Fans were quick to respond to Brown by pointing out that Joe's extremely problematic and dangerous behavior shouldn't be mistaken for love or affection. Thankfully, it seems that the star developed a better understanding once finishing the show. Brown later took to Instagram to clarify her comments, saying, "I guess I gathered an analysis too quickly. I watched episode 10, [and he's] most definitely is a stalker. My bad if I upset anyone."

Is Joe based on a real person?

It's only natural to wonder if You is a terrifying story based in reality — or, more specifically, if Joe is a terrifying character based on a real person.

Caroline Kepnes answered this question in a piece she wrote for the website, What Is This Book Aboutrevealing that there are three ways for her to respond when people ask about the inspiration behind Joe. The author wrote that part of Joe — the book and music-loving part — is based on her father, a connoisseur of books and music who died in 2012. Another inspiration for the character, Kepnes writes, is "the price we pay" for social media. 

Revealing the third inspiration for Joe, Kepnes continues, "And in the end, there is the simple, overwhelming truth of what I always set out to do when I write. To activate empathy, in both of us, you and me, and that doesn't mean that you love Joe or hate Joe, it only means that you're experiencing life from his perspective."

"I didn't choose the role because it was another character that was kissing a girl."

Despite all the talk surrounding Joe, Penn Badgley's bookish stalker isn't the only engrossing character You has to offer. Shay Mitchell joined the first season's cast to portray Beck's best friend, Peach, a complicated character who, like Joe, has ulterior motives when it comes to Beck — though Peach doesn't resort to violence to get her way.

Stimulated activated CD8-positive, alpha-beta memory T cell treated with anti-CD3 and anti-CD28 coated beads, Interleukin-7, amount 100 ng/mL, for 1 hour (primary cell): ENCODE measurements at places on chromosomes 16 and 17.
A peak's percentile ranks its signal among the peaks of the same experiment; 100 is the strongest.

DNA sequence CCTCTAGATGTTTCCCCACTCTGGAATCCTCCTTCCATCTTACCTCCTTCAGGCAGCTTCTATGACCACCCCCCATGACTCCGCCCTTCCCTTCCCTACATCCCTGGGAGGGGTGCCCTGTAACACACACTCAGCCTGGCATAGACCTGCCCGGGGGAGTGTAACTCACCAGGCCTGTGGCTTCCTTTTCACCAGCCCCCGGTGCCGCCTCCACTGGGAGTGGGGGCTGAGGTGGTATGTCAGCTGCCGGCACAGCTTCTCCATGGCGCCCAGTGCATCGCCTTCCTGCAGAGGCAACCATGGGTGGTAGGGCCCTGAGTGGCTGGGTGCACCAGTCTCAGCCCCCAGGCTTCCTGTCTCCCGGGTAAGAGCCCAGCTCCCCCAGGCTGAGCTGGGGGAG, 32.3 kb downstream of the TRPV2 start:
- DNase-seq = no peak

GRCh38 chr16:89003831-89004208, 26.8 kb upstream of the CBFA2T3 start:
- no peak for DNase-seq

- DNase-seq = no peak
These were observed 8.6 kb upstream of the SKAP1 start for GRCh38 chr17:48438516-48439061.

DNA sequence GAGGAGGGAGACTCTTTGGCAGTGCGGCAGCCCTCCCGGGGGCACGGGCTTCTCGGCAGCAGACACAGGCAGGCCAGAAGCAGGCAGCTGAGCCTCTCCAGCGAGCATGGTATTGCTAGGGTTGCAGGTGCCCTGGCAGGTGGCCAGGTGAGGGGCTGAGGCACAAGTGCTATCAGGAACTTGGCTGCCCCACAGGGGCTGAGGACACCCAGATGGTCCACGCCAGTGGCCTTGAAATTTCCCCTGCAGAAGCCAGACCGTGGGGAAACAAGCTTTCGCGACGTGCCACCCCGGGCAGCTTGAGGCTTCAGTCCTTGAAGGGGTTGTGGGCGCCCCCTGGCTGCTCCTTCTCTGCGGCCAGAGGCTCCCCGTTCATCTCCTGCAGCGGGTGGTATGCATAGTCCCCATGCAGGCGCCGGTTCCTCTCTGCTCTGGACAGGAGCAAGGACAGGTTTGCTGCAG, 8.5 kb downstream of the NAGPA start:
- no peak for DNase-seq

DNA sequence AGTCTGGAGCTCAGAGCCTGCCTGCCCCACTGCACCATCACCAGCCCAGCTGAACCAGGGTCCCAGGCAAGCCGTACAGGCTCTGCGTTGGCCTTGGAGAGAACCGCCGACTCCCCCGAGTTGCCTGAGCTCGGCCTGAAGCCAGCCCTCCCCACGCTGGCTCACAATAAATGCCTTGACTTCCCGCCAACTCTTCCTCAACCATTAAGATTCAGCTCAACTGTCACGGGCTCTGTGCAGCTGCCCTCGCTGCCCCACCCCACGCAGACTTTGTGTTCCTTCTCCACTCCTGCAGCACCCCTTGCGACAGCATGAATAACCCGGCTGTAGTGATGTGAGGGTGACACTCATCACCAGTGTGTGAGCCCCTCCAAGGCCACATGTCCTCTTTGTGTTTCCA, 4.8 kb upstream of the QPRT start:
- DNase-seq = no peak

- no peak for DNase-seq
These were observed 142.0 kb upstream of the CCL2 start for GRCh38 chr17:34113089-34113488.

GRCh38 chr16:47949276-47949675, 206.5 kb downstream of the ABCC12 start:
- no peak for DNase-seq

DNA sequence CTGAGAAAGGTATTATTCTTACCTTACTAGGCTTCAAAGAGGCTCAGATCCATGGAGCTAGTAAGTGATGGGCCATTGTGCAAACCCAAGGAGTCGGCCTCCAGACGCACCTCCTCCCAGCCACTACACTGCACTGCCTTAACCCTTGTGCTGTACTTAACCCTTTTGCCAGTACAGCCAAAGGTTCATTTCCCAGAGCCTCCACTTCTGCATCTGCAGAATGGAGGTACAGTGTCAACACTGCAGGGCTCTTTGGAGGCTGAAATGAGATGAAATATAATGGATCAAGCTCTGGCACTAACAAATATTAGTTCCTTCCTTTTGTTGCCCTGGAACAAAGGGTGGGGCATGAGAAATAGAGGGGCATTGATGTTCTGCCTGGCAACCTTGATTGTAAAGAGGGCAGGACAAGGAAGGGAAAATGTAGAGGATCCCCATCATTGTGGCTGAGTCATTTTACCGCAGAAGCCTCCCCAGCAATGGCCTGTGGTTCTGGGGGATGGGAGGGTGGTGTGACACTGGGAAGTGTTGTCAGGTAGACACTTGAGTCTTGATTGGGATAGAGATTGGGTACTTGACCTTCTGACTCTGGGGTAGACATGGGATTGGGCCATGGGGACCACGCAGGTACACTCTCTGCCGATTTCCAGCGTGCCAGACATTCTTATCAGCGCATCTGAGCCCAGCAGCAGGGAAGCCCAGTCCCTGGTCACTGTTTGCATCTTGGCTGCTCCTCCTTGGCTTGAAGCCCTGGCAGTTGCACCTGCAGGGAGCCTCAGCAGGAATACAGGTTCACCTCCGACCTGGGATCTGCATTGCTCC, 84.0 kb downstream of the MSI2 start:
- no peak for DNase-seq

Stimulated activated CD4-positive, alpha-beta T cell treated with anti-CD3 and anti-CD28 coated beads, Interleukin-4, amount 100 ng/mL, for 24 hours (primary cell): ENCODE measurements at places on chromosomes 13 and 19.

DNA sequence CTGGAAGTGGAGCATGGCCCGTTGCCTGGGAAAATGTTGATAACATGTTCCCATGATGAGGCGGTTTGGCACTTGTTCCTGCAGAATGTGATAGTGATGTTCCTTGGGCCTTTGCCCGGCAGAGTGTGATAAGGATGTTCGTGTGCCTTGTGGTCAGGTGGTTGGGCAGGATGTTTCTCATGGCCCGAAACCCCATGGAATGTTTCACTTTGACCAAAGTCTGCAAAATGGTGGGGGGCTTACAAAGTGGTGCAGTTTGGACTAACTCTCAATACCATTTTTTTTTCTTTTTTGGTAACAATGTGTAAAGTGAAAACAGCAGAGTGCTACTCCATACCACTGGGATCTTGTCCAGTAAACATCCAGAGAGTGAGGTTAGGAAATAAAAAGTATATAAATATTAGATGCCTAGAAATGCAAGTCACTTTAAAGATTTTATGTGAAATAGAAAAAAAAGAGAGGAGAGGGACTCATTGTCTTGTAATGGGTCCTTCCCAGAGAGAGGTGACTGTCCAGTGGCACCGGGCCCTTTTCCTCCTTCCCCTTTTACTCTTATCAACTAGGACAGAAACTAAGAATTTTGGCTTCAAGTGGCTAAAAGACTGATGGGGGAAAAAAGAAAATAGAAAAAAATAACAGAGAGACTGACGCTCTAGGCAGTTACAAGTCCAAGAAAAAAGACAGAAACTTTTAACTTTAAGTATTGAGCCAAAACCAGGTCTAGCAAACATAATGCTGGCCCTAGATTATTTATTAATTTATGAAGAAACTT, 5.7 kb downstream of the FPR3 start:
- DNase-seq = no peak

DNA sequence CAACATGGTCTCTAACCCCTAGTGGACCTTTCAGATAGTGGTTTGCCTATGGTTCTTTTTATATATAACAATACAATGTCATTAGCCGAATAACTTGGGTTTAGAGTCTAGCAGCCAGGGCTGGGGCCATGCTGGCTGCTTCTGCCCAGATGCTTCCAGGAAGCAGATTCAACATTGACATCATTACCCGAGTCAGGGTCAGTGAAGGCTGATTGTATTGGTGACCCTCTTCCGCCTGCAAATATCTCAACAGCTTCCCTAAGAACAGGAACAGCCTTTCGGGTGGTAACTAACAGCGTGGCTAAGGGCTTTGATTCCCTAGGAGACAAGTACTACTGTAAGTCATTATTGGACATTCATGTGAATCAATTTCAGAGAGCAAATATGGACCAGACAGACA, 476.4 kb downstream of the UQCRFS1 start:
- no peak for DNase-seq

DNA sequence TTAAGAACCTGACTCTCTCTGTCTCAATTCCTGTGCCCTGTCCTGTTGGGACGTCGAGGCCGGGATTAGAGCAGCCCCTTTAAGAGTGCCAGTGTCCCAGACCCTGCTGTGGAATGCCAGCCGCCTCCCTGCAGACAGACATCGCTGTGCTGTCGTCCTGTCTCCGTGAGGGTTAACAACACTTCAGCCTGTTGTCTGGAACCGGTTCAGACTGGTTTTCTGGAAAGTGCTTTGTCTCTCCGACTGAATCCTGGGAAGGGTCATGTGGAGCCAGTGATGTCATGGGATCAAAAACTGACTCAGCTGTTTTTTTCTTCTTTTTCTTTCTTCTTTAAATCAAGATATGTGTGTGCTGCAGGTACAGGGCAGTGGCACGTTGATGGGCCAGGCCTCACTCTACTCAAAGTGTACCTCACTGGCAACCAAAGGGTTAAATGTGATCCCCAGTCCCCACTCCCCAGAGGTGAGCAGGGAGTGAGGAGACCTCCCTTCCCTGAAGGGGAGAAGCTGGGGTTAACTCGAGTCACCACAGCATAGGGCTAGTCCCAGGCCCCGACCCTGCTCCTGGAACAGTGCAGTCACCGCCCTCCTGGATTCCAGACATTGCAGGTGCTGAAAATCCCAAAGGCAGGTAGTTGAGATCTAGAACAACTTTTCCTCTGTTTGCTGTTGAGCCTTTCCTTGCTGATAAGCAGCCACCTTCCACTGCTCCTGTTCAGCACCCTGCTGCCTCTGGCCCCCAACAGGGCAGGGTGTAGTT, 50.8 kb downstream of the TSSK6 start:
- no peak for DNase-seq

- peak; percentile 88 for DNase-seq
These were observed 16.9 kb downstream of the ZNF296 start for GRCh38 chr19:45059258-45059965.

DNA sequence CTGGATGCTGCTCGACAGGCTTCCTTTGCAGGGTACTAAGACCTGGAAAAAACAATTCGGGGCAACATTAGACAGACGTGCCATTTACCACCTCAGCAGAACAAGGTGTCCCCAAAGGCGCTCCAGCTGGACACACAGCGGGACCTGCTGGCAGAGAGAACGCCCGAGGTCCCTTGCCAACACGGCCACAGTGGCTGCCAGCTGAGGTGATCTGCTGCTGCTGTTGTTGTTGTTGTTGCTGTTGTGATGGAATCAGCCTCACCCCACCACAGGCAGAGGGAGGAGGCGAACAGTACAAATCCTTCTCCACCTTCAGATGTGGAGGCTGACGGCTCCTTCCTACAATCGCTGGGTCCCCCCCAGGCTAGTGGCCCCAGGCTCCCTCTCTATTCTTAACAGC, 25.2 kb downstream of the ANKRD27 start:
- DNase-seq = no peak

When we first meet Peach, we're led to believe that she's nothing more than a concerned best friend. However, as the show progresses, it's revealed that Peach is actually in love with Beck — and doing everything in her power to cut Joe out of the picture. Playing Peach marked Mitchell's second LGBTQ identifying role (her first was on Pretty Little Liars), but the actress told Refinery 29 that her characters' sexual orientations are only part of who they are, and don't play a part in her choosing certain roles. Mitchell said, "I didn't choose the role because it was another character that was kissing a girl. With this [project], it was really just the character that I was enjoying getting to play, regardless of who she was making out with. That was not even a thought."

The show was developed for Showtime

As covered in this article, You originally premiered on Lifetime in 2018 to less-than-ideal ratings, only to be scooped up by Netflix and catapulted to mega-popularity. However, a lesser-known fact about the psychological thriller is that the series was originally developed for Showtime. Yes, that Showtime — the network responsible for shows like Homeland, Dexter, Penny Dreadful, and SMILF. Considering the action-packed and risqué nature of these hit shows, it's not crazy to wonder how different You would have been if it had premiered on its intended network.